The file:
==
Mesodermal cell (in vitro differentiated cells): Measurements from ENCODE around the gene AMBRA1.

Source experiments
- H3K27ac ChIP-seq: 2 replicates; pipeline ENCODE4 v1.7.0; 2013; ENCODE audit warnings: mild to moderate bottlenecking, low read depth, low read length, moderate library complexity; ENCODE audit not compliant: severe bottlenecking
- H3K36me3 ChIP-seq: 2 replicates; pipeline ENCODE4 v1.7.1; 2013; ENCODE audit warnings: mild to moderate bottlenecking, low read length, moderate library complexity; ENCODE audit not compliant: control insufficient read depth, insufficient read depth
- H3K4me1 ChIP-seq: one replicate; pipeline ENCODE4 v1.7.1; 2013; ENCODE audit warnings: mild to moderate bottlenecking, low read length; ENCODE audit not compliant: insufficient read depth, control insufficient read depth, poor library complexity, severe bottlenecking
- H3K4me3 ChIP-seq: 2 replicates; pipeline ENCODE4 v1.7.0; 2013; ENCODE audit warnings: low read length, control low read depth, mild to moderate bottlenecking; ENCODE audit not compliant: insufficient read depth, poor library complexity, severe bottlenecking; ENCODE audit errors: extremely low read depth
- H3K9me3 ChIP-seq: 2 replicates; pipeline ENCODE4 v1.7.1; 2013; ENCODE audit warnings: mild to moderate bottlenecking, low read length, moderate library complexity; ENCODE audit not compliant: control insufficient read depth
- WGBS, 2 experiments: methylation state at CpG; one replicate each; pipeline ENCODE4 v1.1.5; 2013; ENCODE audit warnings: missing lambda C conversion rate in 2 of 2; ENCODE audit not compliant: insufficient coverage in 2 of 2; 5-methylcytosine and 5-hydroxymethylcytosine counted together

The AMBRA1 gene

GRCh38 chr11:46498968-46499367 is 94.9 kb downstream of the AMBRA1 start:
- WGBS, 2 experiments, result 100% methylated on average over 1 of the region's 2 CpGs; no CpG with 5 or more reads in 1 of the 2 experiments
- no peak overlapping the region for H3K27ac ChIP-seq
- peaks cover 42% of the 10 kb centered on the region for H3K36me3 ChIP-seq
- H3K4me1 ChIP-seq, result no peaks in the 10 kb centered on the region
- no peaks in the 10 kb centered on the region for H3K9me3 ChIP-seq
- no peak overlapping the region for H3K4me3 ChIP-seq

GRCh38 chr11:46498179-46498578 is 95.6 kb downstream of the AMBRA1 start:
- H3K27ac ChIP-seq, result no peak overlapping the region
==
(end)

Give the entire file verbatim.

Mesodermal cell (in vitro differentiated cells): Measurements from ENCODE around the gene AMBRA1.

Source experiments
- H3K27ac ChIP-seq: 2 replicates; pipeline ENCODE4 v1.7.0; 2013; ENCODE audit warnings: mild to moderate bottlenecking, low read depth, low read length, moderate library complexity; ENCODE audit not compliant: severe bottlenecking
- H3K36me3 ChIP-seq: 2 replicates; pipeline ENCODE4 v1.7.1; 2013; ENCODE audit warnings: mild to moderate bottlenecking, low read length, moderate library complexity; ENCODE audit not compliant: control insufficient read depth, insufficient read depth
- H3K4me1 ChIP-seq: one replicate; pipeline ENCODE4 v1.7.1; 2013; ENCODE audit warnings: mild to moderate bottlenecking, low read length; ENCODE audit not compliant: insufficient read depth, control insufficient read depth, poor library complexity, severe bottlenecking
- H3K4me3 ChIP-seq: 2 replicates; pipeline ENCODE4 v1.7.0; 2013; ENCODE audit warnings: low read length, control low read depth, mild to moderate bottlenecking; ENCODE audit not compliant: insufficient read depth, poor library complexity, severe bottlenecking; ENCODE audit errors: extremely low read depth
- H3K9me3 ChIP-seq: 2 replicates; pipeline ENCODE4 v1.7.1; 2013; ENCODE audit warnings: mild to moderate bottlenecking, low read length, moderate library complexity; ENCODE audit not compliant: control insufficient read depth
- WGBS, 2 experiments: methylation state at CpG; one replicate each; pipeline ENCODE4 v1.1.5; 2013; ENCODE audit warnings: missing lambda C conversion rate in 2 of 2; ENCODE audit not compliant: insufficient coverage in 2 of 2; 5-methylcytosine and 5-hydroxymethylcytosine counted together

The AMBRA1 gene

GRCh38 chr11:46498968-46499367 is 94.9 kb downstream of the AMBRA1 start:
- WGBS, 2 experiments, result 100% methylated on average over 1 of the region's 2 CpGs; no CpG with 5 or more reads in 1 of the 2 experiments
- no peak overlapping the region for H3K27ac ChIP-seq
- peaks cover 42% of the 10 kb centered on the region for H3K36me3 ChIP-seq
- H3K4me1 ChIP-seq, result no peaks in the 10 kb centered on the region
- no peaks in the 10 kb centered on the region for H3K9me3 ChIP-seq
- no peak overlapping the region for H3K4me3 ChIP-seq

GRCh38 chr11:46498179-46498578 is 95.6 kb downstream of the AMBRA1 start:
- H3K27ac ChIP-seq, result no peak overlapping the region